Load balancing in switch networks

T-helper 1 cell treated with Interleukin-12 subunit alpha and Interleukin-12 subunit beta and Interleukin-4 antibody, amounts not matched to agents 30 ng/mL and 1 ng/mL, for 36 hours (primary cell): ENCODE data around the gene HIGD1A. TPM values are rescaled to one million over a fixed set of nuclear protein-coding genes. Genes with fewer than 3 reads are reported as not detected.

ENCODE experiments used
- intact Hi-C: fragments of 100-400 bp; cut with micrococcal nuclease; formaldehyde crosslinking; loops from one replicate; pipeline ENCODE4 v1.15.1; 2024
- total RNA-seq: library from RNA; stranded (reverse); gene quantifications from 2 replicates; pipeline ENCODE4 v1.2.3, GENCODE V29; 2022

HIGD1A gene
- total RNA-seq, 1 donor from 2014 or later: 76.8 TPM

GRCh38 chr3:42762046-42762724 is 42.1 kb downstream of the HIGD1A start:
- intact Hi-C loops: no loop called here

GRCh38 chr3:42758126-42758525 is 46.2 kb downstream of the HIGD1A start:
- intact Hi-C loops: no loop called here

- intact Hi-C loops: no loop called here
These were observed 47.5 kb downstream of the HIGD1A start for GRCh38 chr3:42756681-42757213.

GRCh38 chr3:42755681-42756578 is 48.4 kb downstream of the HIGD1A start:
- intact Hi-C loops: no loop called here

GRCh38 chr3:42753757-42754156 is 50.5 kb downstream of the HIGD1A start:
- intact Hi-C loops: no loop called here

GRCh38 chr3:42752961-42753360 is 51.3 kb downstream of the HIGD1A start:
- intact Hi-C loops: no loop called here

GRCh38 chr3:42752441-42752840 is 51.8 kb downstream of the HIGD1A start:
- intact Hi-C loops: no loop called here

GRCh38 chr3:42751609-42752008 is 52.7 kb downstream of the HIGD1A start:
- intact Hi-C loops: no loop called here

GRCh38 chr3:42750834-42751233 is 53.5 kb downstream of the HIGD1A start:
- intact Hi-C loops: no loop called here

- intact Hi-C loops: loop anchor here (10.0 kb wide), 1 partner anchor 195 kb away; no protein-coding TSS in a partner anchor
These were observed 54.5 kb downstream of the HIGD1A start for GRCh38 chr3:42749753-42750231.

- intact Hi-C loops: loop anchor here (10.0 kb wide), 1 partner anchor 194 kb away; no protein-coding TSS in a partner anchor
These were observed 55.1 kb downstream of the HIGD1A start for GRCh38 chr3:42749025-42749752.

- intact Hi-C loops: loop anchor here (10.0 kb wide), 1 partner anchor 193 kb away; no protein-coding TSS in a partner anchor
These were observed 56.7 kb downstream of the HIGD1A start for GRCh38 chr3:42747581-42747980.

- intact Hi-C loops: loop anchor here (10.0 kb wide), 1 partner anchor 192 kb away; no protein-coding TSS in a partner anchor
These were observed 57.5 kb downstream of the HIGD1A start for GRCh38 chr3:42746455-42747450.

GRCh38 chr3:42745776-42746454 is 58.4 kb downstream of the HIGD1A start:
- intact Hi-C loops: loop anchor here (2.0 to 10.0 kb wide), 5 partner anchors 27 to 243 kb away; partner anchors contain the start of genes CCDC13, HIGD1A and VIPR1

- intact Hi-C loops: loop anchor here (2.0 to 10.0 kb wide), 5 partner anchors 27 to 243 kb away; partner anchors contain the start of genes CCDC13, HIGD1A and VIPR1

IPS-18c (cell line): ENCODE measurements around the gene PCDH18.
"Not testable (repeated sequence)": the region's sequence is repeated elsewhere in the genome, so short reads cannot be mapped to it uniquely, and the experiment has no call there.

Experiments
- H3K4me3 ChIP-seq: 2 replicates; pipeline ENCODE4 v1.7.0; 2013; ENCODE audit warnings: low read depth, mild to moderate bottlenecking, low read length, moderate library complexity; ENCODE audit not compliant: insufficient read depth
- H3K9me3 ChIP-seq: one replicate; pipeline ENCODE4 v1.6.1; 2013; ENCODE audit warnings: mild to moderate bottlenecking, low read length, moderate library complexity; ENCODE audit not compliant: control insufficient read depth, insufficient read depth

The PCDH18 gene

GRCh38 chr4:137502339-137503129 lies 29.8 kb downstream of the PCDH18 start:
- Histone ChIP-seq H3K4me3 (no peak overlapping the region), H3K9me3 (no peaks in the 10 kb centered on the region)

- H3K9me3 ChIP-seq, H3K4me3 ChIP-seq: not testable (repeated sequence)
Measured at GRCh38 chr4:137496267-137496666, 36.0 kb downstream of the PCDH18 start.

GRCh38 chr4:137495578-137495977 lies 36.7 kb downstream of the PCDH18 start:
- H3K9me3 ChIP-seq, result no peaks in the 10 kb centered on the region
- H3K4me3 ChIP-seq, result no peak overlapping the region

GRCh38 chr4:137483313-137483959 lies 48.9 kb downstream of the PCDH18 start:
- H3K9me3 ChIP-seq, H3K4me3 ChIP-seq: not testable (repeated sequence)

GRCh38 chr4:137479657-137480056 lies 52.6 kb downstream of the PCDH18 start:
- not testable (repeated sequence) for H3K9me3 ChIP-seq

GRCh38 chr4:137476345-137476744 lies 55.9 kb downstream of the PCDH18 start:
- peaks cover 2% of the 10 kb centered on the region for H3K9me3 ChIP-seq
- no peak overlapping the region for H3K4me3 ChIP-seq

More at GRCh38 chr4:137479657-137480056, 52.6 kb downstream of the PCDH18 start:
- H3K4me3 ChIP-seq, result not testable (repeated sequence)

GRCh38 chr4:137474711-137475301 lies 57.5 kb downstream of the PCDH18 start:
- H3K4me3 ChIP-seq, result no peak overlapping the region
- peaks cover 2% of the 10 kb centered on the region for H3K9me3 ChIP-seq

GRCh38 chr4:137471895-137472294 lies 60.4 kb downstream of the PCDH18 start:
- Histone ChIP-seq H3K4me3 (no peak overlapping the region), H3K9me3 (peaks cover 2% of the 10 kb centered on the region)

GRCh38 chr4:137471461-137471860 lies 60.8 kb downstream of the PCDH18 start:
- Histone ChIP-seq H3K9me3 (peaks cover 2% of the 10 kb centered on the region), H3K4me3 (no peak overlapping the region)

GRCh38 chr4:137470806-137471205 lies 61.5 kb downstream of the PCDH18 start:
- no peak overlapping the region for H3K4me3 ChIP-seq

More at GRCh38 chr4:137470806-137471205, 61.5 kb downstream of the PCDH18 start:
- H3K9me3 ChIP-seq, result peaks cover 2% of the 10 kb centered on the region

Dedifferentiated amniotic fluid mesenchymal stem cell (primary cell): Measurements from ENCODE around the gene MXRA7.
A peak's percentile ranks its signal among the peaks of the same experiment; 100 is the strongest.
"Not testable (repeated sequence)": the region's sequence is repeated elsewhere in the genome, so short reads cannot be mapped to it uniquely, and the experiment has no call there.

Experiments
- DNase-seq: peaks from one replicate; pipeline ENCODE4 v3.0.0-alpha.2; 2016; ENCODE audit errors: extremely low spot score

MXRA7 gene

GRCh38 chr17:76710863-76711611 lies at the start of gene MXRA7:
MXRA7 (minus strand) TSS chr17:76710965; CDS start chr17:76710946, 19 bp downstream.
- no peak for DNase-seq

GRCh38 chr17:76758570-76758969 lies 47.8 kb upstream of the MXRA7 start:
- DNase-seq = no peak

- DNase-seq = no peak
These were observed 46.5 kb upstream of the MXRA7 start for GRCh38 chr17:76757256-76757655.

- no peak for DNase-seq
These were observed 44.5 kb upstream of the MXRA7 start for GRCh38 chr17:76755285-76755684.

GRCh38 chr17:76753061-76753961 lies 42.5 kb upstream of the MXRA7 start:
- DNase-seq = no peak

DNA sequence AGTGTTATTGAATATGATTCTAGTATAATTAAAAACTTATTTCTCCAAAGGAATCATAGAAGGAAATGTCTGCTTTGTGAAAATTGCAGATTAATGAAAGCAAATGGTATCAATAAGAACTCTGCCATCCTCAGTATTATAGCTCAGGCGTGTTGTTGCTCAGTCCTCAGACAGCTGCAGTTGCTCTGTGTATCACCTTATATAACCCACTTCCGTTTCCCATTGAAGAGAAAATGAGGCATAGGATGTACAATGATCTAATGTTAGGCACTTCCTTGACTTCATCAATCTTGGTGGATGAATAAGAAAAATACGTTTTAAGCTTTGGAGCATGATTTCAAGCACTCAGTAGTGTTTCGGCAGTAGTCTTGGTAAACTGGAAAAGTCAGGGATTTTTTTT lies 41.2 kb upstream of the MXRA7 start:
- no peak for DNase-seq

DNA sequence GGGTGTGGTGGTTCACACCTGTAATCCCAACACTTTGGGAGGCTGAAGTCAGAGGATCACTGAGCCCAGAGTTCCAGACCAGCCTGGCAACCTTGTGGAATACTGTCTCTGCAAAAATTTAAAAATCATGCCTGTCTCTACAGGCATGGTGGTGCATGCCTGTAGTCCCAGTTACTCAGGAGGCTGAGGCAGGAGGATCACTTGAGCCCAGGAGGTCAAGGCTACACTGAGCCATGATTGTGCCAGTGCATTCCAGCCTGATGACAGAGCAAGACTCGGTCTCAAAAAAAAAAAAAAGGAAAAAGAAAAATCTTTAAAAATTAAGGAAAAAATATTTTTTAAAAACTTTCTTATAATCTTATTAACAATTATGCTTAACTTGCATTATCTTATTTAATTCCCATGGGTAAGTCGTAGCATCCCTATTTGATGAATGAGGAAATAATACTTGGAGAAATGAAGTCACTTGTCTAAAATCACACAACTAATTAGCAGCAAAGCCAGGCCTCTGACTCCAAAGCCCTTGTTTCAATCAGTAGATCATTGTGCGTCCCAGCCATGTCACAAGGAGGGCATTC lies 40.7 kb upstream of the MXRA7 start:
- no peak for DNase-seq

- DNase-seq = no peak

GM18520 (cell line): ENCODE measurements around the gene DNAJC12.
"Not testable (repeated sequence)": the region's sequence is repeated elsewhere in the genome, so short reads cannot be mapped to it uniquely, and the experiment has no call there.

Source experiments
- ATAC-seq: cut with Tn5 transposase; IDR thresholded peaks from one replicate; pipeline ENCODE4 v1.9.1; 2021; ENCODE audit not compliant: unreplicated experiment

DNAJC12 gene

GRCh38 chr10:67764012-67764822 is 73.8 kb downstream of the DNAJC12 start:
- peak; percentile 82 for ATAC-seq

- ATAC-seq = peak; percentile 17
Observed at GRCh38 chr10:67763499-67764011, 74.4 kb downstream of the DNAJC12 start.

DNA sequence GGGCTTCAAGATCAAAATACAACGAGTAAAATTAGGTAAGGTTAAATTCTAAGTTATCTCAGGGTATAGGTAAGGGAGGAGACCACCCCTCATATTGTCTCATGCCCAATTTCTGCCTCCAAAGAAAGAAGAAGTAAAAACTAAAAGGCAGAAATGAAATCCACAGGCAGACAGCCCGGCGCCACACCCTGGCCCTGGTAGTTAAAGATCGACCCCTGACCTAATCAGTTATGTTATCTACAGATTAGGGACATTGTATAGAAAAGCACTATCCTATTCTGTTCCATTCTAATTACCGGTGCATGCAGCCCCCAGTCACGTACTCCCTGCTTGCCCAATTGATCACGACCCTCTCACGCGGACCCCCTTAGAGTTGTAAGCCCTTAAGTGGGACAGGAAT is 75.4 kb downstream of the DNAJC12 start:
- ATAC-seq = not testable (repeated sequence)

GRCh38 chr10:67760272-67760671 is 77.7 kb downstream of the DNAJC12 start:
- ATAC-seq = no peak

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The object of this dissertation research is to explore and analyze advanced high-performance load-balanced switch architectures that can scale well in both switch size (in terms of the number of switch ports) and link speed, provide throughput guarantees, achieve low latency, and maintain packet ordering. Load-balanced switch (LBS) architectures are known to be scalable in both size and speed, which is of interest due to the continued exponential growth in Internet traffic. However, the main drawback of load-balanced switches is that packets can depart out of order from the switch, while all the proposed modifications mitigating this packet reordering problem tend to increase packet delay significantly in comparison to the basic load-balanced switch. In this dissertation research, we investigated several different methodologies to address this issue. The first approach we considered is to rectify the packet reordering problem by simply buffering and re-sequencing the out-of-order packets at the switch outputs. We formally bound the worst-case amount of time that a packet has to wait in these output reordering buffers before it is guaranteed to be ready for in-order departure with high probability, and we prove that this bound is linear with respect to the switch size. The second approach we considered is a randomized load-balancing scheme which forces all packets belonging to the same application flow to be routed through the same path through the switch, together with two safety mechanisms that can uniformly diffuse packets across the switch whenever there is a build-up of packets waiting to route through the some intermediate port. Although simple and intuitive, our experimental results show that our schemes substantially outperforms existing load-balanced switch architectures.